There are two kinds of people trying to scrape by in this pandemic: people who want to avoid the slightest implication of the real-world horrors that we are now forced to deal with on a daily basis and people who want to lean hard into those same horrors to find some measure of closure when none is otherwise offered in the real-world. And for that latter group, there’s only so many times that you can watch Outbreak (1995) and Contagion (2011). Thankfully, though, that’s what Shudder’s for, and there’s plenty of great crime, horror and horror-adjacent shockers to delve into while shuddered up in your homes for the foreseeable future.
The Old Dark House (1932) — 2019 was a big year for movies, and although Parasite (2019) winning Best Picture was certainly the biggest story of that year, Knives Out’s (2019) unexpectedly long-lived success with critics and at the box office. And for moviegoers looking to recapture some of that rapturous, mysterious energy that the film tapped into, you can’t do any better than The Old Dark House, which gathers an eclectic cast of oddball characters together under one roof on a particularly dark and stormy night, leaving them to be harangued by each other as well as parties unknown hiding away elsewhere in the titular house. It’s a fun and breezy little chiller with a number of memorable scenes and characters that fans of movies like Knives Out should lap up with abandon.
Re-Animator (1984) — In a lot of ways, 2020 has been a sad year for cinephiles. Not only are theaters closed up for now (maybe forever, if AMC’s finances are anything to go by), but we have lost a staggering amount of beloved, talented filmmakers over the last five months, not least of which has been the great Stuart Gordon: a sci-fi, horror and fantasy afficionado who was varyingly responsible for Honey I Shrunk the Kids (1989), The Pit and the Pendulum (1991), Dagon (2001) and some of the more memorable episodes of Masters of Horror. Despite his incredibly strong output stretching many decades, though, Re-Animator — the kind of genre-blending literary adaptation that he’d continue to be known for throughout his career — was probably his best film overall and certainly the one for which he’s best known for today. A splatter-laden horror-comedy that’s notable for being one of the desperately few good attempts at tackling Lovecraft on film, the movie’s a genuine riot, firing on all cylinders and inspiring a couple of good-in-their-own-right sequels that nevertheless fail to live up to Gordon’s unique take on the material.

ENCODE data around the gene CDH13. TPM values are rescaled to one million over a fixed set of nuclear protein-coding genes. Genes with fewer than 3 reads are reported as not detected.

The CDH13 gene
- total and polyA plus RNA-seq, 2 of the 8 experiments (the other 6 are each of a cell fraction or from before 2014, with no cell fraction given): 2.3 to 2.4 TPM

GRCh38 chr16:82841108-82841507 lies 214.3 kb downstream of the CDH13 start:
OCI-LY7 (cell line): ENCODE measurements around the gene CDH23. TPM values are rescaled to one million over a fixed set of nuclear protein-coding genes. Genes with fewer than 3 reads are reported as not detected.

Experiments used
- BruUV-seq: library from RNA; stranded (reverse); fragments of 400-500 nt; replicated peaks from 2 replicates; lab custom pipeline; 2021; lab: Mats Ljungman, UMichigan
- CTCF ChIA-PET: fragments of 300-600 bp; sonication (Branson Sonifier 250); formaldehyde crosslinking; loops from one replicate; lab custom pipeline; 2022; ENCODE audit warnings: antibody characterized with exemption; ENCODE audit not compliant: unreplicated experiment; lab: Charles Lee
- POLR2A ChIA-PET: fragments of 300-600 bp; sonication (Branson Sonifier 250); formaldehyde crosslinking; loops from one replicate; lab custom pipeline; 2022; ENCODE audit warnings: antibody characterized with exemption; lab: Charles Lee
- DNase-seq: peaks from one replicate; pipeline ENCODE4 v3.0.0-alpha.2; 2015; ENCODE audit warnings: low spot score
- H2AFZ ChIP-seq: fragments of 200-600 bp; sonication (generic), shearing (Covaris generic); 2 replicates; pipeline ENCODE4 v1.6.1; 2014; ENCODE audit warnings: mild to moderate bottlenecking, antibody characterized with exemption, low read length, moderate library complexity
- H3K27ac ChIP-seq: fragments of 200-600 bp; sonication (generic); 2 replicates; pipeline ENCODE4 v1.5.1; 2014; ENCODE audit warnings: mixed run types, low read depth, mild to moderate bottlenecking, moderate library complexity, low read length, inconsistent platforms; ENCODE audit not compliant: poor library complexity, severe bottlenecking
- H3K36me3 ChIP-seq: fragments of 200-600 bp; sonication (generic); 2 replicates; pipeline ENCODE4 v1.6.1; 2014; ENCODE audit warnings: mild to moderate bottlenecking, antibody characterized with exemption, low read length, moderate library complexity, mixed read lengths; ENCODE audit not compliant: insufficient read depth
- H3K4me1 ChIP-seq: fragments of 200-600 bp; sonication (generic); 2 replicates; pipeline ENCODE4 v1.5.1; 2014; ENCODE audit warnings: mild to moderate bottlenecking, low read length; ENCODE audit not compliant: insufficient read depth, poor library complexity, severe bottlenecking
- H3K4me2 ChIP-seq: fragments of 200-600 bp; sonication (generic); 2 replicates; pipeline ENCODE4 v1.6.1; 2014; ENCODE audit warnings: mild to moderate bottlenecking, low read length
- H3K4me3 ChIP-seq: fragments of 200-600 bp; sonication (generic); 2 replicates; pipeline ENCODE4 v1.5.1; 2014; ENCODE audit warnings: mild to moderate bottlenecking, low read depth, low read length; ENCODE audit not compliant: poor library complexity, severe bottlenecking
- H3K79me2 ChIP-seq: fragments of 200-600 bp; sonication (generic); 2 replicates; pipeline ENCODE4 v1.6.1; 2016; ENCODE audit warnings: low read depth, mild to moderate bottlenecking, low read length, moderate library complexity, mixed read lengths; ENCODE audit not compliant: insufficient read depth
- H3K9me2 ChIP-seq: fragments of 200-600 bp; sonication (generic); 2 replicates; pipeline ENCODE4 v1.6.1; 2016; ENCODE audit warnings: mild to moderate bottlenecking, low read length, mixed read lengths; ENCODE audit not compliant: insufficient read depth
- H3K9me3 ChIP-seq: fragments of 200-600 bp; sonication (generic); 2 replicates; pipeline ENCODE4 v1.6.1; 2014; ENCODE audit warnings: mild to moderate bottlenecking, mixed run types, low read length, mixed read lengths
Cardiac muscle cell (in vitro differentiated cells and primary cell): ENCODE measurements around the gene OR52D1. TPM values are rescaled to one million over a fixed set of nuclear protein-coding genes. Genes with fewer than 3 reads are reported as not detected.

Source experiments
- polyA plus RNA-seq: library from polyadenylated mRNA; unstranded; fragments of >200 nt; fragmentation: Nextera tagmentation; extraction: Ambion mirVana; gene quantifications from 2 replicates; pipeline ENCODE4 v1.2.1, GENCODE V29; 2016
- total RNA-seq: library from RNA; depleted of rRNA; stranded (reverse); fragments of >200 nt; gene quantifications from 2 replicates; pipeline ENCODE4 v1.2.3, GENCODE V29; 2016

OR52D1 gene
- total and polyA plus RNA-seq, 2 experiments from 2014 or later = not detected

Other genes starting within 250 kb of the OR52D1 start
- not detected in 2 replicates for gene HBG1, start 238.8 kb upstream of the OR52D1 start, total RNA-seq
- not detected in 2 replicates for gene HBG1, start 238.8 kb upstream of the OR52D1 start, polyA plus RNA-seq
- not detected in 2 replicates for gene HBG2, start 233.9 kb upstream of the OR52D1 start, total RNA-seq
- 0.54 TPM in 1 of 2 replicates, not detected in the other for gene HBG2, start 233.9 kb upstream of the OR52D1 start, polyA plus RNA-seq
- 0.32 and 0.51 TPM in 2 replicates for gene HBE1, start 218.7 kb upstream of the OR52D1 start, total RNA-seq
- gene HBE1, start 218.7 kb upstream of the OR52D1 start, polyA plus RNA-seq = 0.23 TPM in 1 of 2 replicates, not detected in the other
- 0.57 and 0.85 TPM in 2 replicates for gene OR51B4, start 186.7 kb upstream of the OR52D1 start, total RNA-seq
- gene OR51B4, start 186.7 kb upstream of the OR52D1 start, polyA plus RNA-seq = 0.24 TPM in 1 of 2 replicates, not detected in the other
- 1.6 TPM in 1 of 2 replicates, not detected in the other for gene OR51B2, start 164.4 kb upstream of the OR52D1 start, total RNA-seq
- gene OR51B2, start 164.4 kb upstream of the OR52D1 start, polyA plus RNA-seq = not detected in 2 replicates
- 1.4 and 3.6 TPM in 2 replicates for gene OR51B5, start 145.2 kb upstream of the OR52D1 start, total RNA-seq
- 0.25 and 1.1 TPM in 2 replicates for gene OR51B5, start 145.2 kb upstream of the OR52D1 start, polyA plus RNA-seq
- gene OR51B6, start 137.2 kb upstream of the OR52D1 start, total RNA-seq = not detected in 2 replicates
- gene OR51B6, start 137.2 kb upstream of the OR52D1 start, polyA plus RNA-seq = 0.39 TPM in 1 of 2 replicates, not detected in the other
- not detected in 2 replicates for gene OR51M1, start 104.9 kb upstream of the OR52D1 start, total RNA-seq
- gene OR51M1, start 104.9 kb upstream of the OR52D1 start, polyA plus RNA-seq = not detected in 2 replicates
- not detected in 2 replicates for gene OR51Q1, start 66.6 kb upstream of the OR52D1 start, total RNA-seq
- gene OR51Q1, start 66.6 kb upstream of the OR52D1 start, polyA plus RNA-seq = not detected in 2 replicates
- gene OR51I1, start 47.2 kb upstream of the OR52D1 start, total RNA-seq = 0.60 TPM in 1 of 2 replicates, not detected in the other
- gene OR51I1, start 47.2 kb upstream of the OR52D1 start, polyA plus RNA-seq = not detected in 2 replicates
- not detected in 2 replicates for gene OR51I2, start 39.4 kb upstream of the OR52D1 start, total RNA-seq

Ichi the Killer (2001) — Japanese director Takashi Miike seems to be getting a lot more attention than usual lately, between video game adaptations being back in the conversation (he produced the original Yakuza video game, made movie prequels to its story and fairly recently made a live-action Phoenix Wright film), streaming service Hi-Yah declaring that May is Miike month and fellow critic / commentator Bob Chipman doing a deep-dive into Miike’s 100+ directorial credits as recommended quarantine viewing. And while there are a great number of possible films to choose from to satisfy any Miike viewing requirement, Ichi the Killer is handily one of his best known and best loved features, with its prominent positioning on Shudder being another big plus in its favor. Anybody who knows anything about Miike knows that you’re in for one Hell of a ride just by signing on to this one, so suffice it to say that you might want to wait for the kids to go to bed before queuing this one up on the TV.
One Cut of the Dead (2017) — This Shudder exclusive made waves recently when Cornetto Trilogy director Edgar Wright named it as one of his 100 favorite comedies. And having put it on myself only after that suggestion, I have to say that I 100% understand the appeal for him. What starts out as a gruesome one-take Zombie flick soon morphs into a staggering love-letter to the art of filmmaking and the herculean efforts that necessarily go into making a movie. With gore enough for horror fans and laughs aplenty for the comedy afficionados, this is genuinely wild film that will surely satisfy any audience who will buy into its premise.
Blood Quantum (2020) — Given the current state of the world, there haven’t really been any new movies to speak of by and large. Yes, you get a few things like Trolls: World Tour and Scoob!, but nothing along the lines of what we’ve been used to, both in terms of quality and quantity. Thankfully, though, Blood Quantum is here to satisfy that particular itch that has otherwise gone unheeded in 2020. Every time that the zombie genre seems played out, it seems, a new movie comes along to breath fresh life into things, whether it’s by way of 28 Days Later (2002), Pontypool (2008), Train to Busan (2016). In 2020, that role is being fulfilled by Blood Quantum, a hard-edged apocalyptic thriller set in a Native American reservation and bound to remain one of this years genre highlights in the weeks and months to come.